Exhibit 8-3 compares the distribution of highway and bridge capital outlay by improvement type for the Cost to Improve Highways and Bridges and the Cost to Maintain Highways and Bridges with the actual pattern of capital expenditures in 2000. In 2000, 40.1 percent of highway and bridge capital outlays went for system expansion. The investment requirement scenarios developed using the HERS and NBIAS models suggest that it would be cost-beneficial to increase the share of capital investment devoted to system expansion in the future. For the Cost to Maintain Highways and Bridges, 43.3 percent of the projected 20-year investment requirements is for system expansion. If funding were to increase above this level, the analysis suggests that even more cost-beneficial system expansion expenditures would be found, so that for the Cost to Improve Highways and Bridges, 46.7 percent of the total investment requirements is for system expansion.

    
Exhibit 8-3

Highways and Bridges Investment Requirements and 2000 Capital Outlay, Percentage by Improvement Type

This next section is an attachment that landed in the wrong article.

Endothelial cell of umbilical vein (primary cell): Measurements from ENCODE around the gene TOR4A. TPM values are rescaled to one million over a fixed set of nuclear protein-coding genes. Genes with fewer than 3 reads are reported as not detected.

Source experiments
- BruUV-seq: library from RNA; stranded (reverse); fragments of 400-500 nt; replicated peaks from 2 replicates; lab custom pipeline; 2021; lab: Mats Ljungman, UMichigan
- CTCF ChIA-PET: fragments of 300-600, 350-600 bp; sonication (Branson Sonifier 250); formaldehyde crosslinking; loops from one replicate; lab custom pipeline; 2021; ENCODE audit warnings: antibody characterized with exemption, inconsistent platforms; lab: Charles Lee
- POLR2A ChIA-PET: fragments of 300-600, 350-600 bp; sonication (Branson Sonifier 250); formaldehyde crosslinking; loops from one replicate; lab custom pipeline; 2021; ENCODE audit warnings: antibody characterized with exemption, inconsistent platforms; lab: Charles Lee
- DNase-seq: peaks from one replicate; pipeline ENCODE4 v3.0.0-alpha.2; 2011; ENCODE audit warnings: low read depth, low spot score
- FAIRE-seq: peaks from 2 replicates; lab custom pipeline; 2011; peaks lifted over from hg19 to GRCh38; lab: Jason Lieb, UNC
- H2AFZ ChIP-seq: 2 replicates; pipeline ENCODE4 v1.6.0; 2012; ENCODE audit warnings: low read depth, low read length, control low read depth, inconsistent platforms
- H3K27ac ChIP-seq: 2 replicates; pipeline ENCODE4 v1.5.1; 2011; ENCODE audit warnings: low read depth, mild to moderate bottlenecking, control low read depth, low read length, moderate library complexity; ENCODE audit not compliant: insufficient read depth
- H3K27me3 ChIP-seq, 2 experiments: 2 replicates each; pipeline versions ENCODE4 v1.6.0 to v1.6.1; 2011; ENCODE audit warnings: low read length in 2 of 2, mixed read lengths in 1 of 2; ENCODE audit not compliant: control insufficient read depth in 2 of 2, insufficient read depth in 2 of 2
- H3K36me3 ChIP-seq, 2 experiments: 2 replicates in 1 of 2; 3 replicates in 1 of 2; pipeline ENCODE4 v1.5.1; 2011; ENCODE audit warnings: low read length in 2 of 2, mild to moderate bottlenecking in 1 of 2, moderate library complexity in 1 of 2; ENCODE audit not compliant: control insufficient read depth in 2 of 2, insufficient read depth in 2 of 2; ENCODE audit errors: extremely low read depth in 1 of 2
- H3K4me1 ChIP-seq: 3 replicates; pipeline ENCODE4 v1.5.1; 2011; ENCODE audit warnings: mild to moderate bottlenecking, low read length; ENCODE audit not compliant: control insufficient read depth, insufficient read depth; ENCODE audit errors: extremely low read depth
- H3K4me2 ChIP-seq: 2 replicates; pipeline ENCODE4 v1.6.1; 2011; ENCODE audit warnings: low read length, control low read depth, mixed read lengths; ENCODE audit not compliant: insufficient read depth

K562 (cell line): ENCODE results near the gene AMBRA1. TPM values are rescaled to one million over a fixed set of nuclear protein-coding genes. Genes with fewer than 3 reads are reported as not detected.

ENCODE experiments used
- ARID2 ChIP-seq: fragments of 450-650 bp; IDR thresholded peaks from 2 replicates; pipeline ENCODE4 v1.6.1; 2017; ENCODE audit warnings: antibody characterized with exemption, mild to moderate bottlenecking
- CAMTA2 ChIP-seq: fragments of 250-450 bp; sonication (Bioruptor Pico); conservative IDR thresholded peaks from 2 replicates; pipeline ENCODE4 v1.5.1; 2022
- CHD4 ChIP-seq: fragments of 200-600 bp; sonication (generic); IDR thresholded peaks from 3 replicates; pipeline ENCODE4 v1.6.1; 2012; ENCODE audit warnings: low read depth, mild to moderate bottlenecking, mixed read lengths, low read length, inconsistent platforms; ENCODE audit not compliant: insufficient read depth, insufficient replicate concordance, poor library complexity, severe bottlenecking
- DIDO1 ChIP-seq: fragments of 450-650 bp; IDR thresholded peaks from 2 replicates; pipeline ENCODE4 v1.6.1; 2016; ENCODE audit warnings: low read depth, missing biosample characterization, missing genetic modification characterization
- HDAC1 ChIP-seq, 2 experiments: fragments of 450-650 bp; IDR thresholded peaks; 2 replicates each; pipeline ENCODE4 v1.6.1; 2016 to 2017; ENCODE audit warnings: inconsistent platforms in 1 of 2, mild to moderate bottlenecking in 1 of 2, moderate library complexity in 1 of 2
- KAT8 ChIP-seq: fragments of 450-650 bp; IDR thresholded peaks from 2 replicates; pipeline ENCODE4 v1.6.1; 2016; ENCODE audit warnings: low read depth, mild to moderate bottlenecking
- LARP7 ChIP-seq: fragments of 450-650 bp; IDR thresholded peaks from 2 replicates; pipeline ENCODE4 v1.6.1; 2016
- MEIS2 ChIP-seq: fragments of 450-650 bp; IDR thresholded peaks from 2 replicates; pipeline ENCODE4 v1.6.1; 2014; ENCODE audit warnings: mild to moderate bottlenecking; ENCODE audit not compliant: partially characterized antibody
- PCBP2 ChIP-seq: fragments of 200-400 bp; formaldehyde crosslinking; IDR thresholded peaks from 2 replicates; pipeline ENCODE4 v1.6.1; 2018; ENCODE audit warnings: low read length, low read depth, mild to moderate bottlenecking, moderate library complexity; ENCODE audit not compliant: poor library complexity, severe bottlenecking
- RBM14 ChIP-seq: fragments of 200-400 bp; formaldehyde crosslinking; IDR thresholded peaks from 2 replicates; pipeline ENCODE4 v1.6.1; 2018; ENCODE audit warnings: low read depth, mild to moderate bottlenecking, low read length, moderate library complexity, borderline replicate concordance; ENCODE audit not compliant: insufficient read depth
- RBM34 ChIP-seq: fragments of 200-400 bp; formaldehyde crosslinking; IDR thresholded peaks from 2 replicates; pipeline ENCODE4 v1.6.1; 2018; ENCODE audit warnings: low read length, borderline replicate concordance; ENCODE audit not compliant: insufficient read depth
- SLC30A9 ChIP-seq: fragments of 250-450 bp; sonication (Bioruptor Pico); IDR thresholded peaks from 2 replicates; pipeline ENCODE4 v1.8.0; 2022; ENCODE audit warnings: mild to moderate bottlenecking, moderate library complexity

SYSTEM PRESERVATION SYSTEM EXPANSION SYSTEM ENHANCEMENTS TOTAL
HIGHWAY BRIDGE TOTAL
Cost to Improve Highways and Bridges
36.6% 8.8% 45.4% 46.7% 7.9% 100.0%
Cost to Maintain Highways and Bridges
39.1% 9.7% 48.8% 43.3% 7.9% 100.0%
2000 Capital Outlay
40.1% 11.8% 52.0% 40.1% 7.9% 100.0%

As discussed in Chapter 7, investment requirements for non-modeled items were determined by assuming that any future increase in this type of investment would be proportional to increases in total capital spending. For system enhancements, the percentage for the Cost to Improve Highways and Bridges and for the Cost to Maintain Highways and Bridges were set at 7.9 percent, to match the percentage of expenditures in 2000.